Hare-um Scare-um
is a 1939 Merrie Melodies cartoon directed by Ben Hardaway and Cal Dalton, and first released on August 12, 1939 by Warner Bros. It marks the third appearance of the Bugs Bunny prototype and the first time he, thanks to a redesign by Charlie Thorson, appears as a grey rabbit instead of a white one. The title is a homonym with an old nonsense expression ("harum-scarum", meaning reckless or irresponsible) that has nothing to do with rabbits as such. Apart from this the rabbit's voice and laugh were identical from those of Woody Woodpecker in his very first appeareance. (the Andy Panda cartoon Knock Knock, released the following year)



The Bugs Bunny Prototype setting a trap for the hunter`s dog.

A man reading a newspaper comes across an article stating that meat prices have soared. Angry, he declares that he'll hunt his own meat to get back at the government for the price inflation. He takes his dog with him, revealing he is going hunting for rabbits.

In the woods, a rabbit leads the dog into a hollow log and pushes the log down a hill, where it smashes into a tree. Meanwhile, the hunter sees several rabbits hopping over a hill. He fires his gun several times and runs to where the rabbits were. When he gets there, he finds two spinning wheels with pictures of rabbits on them, giving the perception of moving rabbits.

The hunter then sees the rabbit sleeping. The hunter starts pouring salt on the rabbit, who quickly gets up and holds a stick of celery under the stream of salt. The rabbit then runs into a cave, and the hunter runs after him. Before he reaches the cave, a pair of elevator doors closes, which the hunter runs into.

The bunny then dresses as a female dog, successfully seducing the hunter's dog. When the dog finally realizes he's with the rabbit rather than another dog, he resumes his chase. The rabbit then pretends he's a policeman, citing the dog for numerous crimes (speeding, running on the wrong side of the street, intoxicated "driving", etc.).

After confusing the dog and running away, the rabbit begins singing a song about how crazy he is. When he finishes his song, he turns to find the hunter with his gun aimed at him. The rabbit, trying to gain sympathy, begs for his life, explaining how poor and sick he is. The hunter begins crying, feeling sorry for the rabbit. Despite this, the rabbit shocks the hunter with a joy buzzer. The hunter then pronounces that he can whip the rabbit and his whole family. Suddenly, a large group of rabbits surround the hunter, looking for a fight (see "Lost ending" for information on the ending).

Eight years later, the song would be varied somewhat and reprised by the now fully-realized character Bugs Bunny, in Easter Yeggs: Here's the Easter Rabbit, hooray! The happy Easter Rabbit, hooray! I am getting Looney Tuney, te'ched in the head This whole thing is gooney, I should have stayed in bed. etc.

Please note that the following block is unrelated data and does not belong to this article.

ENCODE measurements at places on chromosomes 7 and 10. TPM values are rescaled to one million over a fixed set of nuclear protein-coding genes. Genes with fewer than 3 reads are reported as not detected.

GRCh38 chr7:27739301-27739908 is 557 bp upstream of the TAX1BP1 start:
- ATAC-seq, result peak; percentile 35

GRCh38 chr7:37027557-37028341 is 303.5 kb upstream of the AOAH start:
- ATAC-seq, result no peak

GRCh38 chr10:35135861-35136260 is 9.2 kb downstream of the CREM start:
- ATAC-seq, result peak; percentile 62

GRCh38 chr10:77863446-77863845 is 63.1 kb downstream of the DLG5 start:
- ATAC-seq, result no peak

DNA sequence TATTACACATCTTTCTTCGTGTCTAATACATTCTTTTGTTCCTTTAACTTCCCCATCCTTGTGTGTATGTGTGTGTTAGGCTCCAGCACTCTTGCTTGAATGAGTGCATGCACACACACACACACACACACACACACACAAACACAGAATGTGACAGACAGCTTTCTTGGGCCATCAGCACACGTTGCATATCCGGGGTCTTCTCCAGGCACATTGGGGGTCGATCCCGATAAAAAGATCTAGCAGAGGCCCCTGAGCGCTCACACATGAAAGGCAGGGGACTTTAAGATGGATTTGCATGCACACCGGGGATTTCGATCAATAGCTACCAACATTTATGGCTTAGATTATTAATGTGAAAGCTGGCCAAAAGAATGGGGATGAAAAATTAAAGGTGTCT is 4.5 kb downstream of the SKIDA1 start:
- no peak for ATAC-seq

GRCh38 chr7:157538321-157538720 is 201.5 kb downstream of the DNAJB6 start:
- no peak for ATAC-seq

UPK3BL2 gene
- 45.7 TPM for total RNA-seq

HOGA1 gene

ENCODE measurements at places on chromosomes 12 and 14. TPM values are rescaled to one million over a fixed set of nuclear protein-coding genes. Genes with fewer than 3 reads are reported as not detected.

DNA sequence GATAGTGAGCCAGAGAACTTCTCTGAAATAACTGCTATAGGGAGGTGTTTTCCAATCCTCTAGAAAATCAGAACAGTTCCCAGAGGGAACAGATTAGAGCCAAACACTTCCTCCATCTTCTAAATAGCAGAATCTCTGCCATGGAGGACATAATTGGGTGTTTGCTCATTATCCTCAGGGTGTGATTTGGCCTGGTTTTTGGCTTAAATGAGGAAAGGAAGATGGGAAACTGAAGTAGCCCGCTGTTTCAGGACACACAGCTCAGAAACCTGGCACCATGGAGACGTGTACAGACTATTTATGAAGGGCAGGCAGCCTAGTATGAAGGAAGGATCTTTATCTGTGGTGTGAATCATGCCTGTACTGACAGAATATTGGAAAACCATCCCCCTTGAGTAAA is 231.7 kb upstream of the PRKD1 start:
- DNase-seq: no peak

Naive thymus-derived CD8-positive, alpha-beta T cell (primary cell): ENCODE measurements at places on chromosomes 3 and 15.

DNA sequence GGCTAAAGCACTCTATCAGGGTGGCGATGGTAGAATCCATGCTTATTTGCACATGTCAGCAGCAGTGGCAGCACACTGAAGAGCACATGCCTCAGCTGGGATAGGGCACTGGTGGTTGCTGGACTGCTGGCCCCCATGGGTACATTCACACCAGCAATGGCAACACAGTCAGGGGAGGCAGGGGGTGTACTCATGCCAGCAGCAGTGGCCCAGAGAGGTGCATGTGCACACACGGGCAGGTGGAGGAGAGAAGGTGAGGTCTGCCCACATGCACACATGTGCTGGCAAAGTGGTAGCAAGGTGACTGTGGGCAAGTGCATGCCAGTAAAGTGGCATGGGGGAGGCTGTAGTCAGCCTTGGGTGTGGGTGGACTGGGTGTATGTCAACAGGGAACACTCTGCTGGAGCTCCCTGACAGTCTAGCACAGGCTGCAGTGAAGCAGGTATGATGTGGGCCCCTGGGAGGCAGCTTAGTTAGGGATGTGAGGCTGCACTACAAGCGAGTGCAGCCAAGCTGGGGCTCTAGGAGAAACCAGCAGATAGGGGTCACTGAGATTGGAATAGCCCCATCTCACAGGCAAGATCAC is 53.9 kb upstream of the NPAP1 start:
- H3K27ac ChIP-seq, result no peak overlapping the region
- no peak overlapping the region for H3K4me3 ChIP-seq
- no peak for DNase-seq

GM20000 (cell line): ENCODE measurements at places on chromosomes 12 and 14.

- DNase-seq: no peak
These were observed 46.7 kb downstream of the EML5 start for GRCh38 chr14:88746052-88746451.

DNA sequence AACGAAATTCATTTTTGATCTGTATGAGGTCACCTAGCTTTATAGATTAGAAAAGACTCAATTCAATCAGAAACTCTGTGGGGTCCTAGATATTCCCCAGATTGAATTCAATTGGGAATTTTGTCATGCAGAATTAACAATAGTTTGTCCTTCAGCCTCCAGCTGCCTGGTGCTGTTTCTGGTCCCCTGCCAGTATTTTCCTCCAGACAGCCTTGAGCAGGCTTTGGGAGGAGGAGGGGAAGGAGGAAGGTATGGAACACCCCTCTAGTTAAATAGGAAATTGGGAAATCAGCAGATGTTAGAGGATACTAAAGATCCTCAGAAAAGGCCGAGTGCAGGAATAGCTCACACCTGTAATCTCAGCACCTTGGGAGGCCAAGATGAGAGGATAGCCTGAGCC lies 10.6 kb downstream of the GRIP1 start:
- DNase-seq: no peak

Lost endingEdit


The rabbit throws the hunter's gun on the ground in the lost ending.

There had been speculation about the real ending of this cartoon. While the version shown on television ends abruptly after the rabbits appear following the hunter threatening to beat up the wacky rabbit and his entire family, there are actually two endings that were said to exist (but, due to a recent discovery, the two long-standing rumors of how this cartoon ended have been debunked [1]):
  • One "lost" ending supposedly showed the rabbits attacking the hunter, followed by an iris-out as the cartoon cloud of hostility rages.
  • The other "lost" ending supposedly showed the rabbits attacking the hunter and his dog and, once the smoke clears, the viewer sees that the hunter and his dog have been reduced to heads and the heads roll off into the sunset.

On April 27, 2009, animation historian David Gerstein posted a report on his blog that he finally revealed the true ending to this cartoon: the rabbits attack the hunter in a cartoon smoke and then run away.[1] The smoke clears up to show the hunter disheveled (his head is intact). The rabbit returns to give the hunter his busted rifle saying "You oughtta get that fixed. Somebody's liable to get hurt." He then returns to his looney self, bouncing on his head like a pogo stick down the road. The hunter then goes insane, and does the same thing. This scene might have been removed because, as Gerstein theorizes, the ending scene was similar to the ending of Tex Avery's Daffy Duck and Egghead, which was released a year earlier prior to Hare-um Scare-um's release[2].



Preceded by

Prest-O Change-O

Experimental Rabbit pictures


Succeeded by

Naughty Neighbors